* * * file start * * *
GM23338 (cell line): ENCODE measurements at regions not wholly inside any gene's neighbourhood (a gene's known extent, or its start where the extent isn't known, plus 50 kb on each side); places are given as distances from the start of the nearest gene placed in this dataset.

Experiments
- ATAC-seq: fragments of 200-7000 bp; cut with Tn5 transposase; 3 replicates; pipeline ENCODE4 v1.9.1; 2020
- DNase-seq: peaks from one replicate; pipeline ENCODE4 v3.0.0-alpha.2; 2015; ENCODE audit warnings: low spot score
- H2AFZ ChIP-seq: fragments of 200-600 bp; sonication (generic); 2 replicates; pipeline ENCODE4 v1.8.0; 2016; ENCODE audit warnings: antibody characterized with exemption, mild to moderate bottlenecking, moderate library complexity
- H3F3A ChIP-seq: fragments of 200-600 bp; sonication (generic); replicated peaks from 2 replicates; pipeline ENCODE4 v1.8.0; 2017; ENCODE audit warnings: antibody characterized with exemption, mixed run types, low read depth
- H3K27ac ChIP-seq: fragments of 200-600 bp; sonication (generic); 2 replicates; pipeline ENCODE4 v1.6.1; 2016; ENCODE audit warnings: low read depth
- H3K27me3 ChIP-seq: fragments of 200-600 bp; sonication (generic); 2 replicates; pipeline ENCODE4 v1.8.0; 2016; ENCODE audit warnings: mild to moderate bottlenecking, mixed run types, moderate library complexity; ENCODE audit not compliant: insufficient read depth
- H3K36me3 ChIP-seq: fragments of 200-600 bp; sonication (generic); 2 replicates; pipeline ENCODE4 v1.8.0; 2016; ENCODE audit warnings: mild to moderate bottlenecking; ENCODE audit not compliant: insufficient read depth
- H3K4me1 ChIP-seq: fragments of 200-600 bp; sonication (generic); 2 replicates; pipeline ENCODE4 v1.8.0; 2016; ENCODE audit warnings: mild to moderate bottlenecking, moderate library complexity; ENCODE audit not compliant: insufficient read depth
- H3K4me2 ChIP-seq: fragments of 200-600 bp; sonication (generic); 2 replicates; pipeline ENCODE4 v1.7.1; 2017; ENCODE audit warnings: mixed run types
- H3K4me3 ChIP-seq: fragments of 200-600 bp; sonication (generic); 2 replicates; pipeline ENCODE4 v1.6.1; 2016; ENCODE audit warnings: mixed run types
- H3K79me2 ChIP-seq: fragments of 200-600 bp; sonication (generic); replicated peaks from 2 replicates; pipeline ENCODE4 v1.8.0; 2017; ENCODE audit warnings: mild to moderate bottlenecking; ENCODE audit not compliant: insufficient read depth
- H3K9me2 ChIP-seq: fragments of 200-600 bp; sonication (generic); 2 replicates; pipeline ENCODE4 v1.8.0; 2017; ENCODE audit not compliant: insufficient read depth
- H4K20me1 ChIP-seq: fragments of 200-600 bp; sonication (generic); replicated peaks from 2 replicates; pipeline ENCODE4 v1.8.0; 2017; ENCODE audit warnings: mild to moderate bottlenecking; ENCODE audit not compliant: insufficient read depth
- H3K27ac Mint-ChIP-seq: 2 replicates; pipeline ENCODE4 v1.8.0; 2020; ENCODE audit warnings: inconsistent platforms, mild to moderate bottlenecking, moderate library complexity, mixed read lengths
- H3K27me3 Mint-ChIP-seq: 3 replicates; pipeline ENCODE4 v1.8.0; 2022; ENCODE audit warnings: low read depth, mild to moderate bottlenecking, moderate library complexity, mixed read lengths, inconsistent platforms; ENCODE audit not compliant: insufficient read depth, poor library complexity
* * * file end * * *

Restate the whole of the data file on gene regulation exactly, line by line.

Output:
GM23338 (cell line): ENCODE measurements at regions not wholly inside any gene's neighbourhood (a gene's known extent, or its start where the extent isn't known, plus 50 kb on each side); places are given as distances from the start of the nearest gene placed in this dataset.

Experiments
- ATAC-seq: fragments of 200-7000 bp; cut with Tn5 transposase; 3 replicates; pipeline ENCODE4 v1.9.1; 2020
- DNase-seq: peaks from one replicate; pipeline ENCODE4 v3.0.0-alpha.2; 2015; ENCODE audit warnings: low spot score
- H2AFZ ChIP-seq: fragments of 200-600 bp; sonication (generic); 2 replicates; pipeline ENCODE4 v1.8.0; 2016; ENCODE audit warnings: antibody characterized with exemption, mild to moderate bottlenecking, moderate library complexity
- H3F3A ChIP-seq: fragments of 200-600 bp; sonication (generic); replicated peaks from 2 replicates; pipeline ENCODE4 v1.8.0; 2017; ENCODE audit warnings: antibody characterized with exemption, mixed run types, low read depth
- H3K27ac ChIP-seq: fragments of 200-600 bp; sonication (generic); 2 replicates; pipeline ENCODE4 v1.6.1; 2016; ENCODE audit warnings: low read depth
- H3K27me3 ChIP-seq: fragments of 200-600 bp; sonication (generic); 2 replicates; pipeline ENCODE4 v1.8.0; 2016; ENCODE audit warnings: mild to moderate bottlenecking, mixed run types, moderate library complexity; ENCODE audit not compliant: insufficient read depth
- H3K36me3 ChIP-seq: fragments of 200-600 bp; sonication (generic); 2 replicates; pipeline ENCODE4 v1.8.0; 2016; ENCODE audit warnings: mild to moderate bottlenecking; ENCODE audit not compliant: insufficient read depth
- H3K4me1 ChIP-seq: fragments of 200-600 bp; sonication (generic); 2 replicates; pipeline ENCODE4 v1.8.0; 2016; ENCODE audit warnings: mild to moderate bottlenecking, moderate library complexity; ENCODE audit not compliant: insufficient read depth
- H3K4me2 ChIP-seq: fragments of 200-600 bp; sonication (generic); 2 replicates; pipeline ENCODE4 v1.7.1; 2017; ENCODE audit warnings: mixed run types
- H3K4me3 ChIP-seq: fragments of 200-600 bp; sonication (generic); 2 replicates; pipeline ENCODE4 v1.6.1; 2016; ENCODE audit warnings: mixed run types
- H3K79me2 ChIP-seq: fragments of 200-600 bp; sonication (generic); replicated peaks from 2 replicates; pipeline ENCODE4 v1.8.0; 2017; ENCODE audit warnings: mild to moderate bottlenecking; ENCODE audit not compliant: insufficient read depth
- H3K9me2 ChIP-seq: fragments of 200-600 bp; sonication (generic); 2 replicates; pipeline ENCODE4 v1.8.0; 2017; ENCODE audit not compliant: insufficient read depth
- H4K20me1 ChIP-seq: fragments of 200-600 bp; sonication (generic); replicated peaks from 2 replicates; pipeline ENCODE4 v1.8.0; 2017; ENCODE audit warnings: mild to moderate bottlenecking; ENCODE audit not compliant: insufficient read depth
- H3K27ac Mint-ChIP-seq: 2 replicates; pipeline ENCODE4 v1.8.0; 2020; ENCODE audit warnings: inconsistent platforms, mild to moderate bottlenecking, moderate library complexity, mixed read lengths
- H3K27me3 Mint-ChIP-seq: 3 replicates; pipeline ENCODE4 v1.8.0; 2022; ENCODE audit warnings: low read depth, mild to moderate bottlenecking, moderate library complexity, mixed read lengths, inconsistent platforms; ENCODE audit not compliant: insufficient read depth, poor library complexity